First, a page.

A coherent and comprehensive legal framework need not restrict the conduct of fiscal policy. Countries can, however, adopt fiscal policy rules, such as for the budget deficit or debt, requiring not to exceed a numerical ceiling or to meet a target. In the Czech and Slovak Republics, for instance, central bank credit is limited to a proportion of government revenue in preceding years. In a number of countries, restrictions have been imposed on borrowing by subnational governments: for instance, in Estonia and (following approval of new legislation) in Russia, local governments face ceilings on both the stock of debt and on new borrowing. While transition countries may benefit from borrowing rules, such as restrictions on government access to central bank financing or on overall domestic government borrowing, by subnational governments in particular, they appear to lack both the long track record of fiscal discipline and the stability of expenditure and revenue patterns that would make the adoption of broader fiscal rules most effective.

Steps to improve the management of public resources through institutional and legal reform can be seen as part of a broader range of efforts to promote good governance.183 For instance, tax administration reform can reduce tax fraud and eliminate ad hoc decision making and preferential treatment, while audits of government accounts and the publication of financial information about the government can deter the misuse of government resources. While progress toward improving governance has been made, much remains to be done, especially in the countries less advanced in transition. In the absence of a more systematic assessment of the quality of public institutions and services, surveys of businessmen and regional analysts have been used to derive subjective indicators of such progress. These surveys indicate that countries less advanced in transition are still perceived as having relatively unfair taxes, onerous regulations, and poor provision of public goods and services.184 Further analysis on the basis of these indicators suggests that governance problems result in slower economic growth, less foreign direct investment, and a higher share of informal and untaxed activity.185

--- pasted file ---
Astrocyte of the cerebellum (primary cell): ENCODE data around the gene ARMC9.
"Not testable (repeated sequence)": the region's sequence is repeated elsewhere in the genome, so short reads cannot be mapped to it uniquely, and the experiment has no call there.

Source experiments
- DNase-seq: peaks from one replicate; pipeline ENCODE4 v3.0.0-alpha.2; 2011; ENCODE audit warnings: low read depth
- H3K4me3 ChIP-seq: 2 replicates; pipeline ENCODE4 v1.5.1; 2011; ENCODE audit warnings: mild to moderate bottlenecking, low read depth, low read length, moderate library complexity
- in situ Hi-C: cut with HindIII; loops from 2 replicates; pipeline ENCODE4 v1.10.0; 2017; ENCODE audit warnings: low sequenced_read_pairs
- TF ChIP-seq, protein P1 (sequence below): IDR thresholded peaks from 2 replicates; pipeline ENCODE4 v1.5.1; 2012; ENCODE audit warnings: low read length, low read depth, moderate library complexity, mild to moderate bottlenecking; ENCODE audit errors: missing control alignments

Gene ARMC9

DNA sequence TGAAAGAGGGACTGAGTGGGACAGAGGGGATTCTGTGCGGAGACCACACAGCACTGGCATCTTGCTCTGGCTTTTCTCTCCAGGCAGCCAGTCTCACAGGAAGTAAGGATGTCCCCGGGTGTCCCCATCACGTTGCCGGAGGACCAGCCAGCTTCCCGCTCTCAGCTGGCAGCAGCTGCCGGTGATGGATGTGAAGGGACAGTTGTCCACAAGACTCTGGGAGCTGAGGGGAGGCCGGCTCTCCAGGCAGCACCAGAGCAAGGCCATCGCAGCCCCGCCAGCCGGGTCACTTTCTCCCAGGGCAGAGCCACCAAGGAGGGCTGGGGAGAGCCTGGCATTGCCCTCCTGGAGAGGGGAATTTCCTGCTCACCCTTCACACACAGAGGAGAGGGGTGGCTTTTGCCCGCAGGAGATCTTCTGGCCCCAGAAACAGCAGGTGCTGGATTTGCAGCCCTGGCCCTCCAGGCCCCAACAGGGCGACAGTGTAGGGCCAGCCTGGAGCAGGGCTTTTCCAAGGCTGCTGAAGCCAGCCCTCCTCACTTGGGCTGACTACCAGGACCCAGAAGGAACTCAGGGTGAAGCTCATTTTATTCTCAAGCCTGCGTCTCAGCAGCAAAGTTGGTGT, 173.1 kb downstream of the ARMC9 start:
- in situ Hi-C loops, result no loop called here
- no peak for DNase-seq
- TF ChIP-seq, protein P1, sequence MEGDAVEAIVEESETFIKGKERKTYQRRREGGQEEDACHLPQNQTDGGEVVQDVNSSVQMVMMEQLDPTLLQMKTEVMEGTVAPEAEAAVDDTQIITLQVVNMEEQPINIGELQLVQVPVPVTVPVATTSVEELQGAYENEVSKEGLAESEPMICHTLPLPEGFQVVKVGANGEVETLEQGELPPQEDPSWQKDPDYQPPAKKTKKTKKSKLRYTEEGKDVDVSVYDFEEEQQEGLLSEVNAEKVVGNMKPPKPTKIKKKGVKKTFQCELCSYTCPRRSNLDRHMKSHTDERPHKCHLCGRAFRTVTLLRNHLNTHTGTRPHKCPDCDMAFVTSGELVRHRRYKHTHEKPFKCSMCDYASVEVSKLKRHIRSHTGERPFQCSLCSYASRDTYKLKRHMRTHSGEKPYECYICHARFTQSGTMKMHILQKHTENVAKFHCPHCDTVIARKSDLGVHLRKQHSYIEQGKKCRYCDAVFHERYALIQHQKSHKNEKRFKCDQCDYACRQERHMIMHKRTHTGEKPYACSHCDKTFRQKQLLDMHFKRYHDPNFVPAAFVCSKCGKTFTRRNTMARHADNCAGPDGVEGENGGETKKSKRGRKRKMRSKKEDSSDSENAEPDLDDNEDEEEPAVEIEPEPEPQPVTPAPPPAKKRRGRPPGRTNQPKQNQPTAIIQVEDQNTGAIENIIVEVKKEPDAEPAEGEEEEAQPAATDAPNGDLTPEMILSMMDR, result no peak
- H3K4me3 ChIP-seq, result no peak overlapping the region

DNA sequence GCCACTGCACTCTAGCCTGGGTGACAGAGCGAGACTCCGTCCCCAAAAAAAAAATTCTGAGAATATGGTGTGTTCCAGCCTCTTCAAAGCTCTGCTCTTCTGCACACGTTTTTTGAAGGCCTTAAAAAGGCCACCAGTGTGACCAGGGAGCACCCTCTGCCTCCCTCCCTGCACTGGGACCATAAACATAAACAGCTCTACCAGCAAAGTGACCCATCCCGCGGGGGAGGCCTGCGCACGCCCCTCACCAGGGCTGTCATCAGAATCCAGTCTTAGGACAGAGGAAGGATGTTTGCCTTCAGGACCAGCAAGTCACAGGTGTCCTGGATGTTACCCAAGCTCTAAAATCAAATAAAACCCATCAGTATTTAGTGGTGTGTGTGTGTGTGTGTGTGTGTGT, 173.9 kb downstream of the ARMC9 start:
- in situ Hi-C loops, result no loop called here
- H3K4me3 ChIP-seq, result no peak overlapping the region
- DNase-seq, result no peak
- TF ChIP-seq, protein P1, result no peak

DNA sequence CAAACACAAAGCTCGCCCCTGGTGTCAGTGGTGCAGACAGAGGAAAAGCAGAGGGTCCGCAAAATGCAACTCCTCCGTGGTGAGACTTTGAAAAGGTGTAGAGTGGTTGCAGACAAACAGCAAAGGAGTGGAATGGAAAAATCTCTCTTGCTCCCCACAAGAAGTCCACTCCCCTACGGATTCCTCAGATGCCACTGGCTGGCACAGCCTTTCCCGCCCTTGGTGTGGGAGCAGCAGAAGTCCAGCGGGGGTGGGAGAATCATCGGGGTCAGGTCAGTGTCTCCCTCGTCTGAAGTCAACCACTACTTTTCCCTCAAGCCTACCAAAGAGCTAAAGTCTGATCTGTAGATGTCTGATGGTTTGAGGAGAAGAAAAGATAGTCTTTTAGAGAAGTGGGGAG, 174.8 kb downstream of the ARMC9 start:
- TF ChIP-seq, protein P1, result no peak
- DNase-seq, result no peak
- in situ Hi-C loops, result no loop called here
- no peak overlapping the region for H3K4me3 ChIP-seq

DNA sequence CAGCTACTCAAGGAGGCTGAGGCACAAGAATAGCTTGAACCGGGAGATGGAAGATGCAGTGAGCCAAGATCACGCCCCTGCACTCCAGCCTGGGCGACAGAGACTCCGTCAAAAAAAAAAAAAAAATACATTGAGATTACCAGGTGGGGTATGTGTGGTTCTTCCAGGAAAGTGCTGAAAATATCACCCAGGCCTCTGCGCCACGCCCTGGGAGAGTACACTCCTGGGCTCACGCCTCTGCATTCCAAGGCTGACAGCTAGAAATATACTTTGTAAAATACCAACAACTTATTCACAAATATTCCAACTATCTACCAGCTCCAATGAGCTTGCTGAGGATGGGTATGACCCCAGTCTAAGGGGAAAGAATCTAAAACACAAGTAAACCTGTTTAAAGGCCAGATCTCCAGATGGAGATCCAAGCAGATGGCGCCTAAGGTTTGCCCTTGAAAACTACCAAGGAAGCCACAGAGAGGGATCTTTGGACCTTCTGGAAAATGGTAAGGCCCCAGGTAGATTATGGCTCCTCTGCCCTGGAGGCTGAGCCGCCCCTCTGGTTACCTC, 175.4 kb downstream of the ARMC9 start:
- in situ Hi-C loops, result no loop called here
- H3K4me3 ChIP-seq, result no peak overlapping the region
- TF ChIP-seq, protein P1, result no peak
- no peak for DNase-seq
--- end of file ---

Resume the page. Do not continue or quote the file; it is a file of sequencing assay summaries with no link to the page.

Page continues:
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Fiscal policy contributed greatly to the initial macroeconomic stabilization in the transition countries. While in a number of transition countries, including Russia and some other countries of the former Soviet Union, further efforts are still needed to eliminate excessive deficits that put the achievements of stabilization at risk, the focus of fiscal policy in countries in transition is now shifting toward safeguarding the sustainability of fiscal programs and improving the performance and quality of public services; such second-generation reforms are crucial for enhancing efficiency and thus providing for productivity gains that lead to increased output and improved quality of life. Sustainability and improvement in the quality of public services, however, cannot be achieved unless governments secure stable and adequate revenues; persistent tax collection and administration problems in countries less advanced in the transition therefore need immediate and forceful policy response. In countries more advanced in transition, reforms to improve the cost-effectiveness of the social security and welfare systems and thereby downsize the overall level of government spending have a high place on the agenda. Major restructuring of the public health and educational sectors should be given equal prominence for all the countries in transition, as should improving transparency and accountability of government activities and promoting good governance.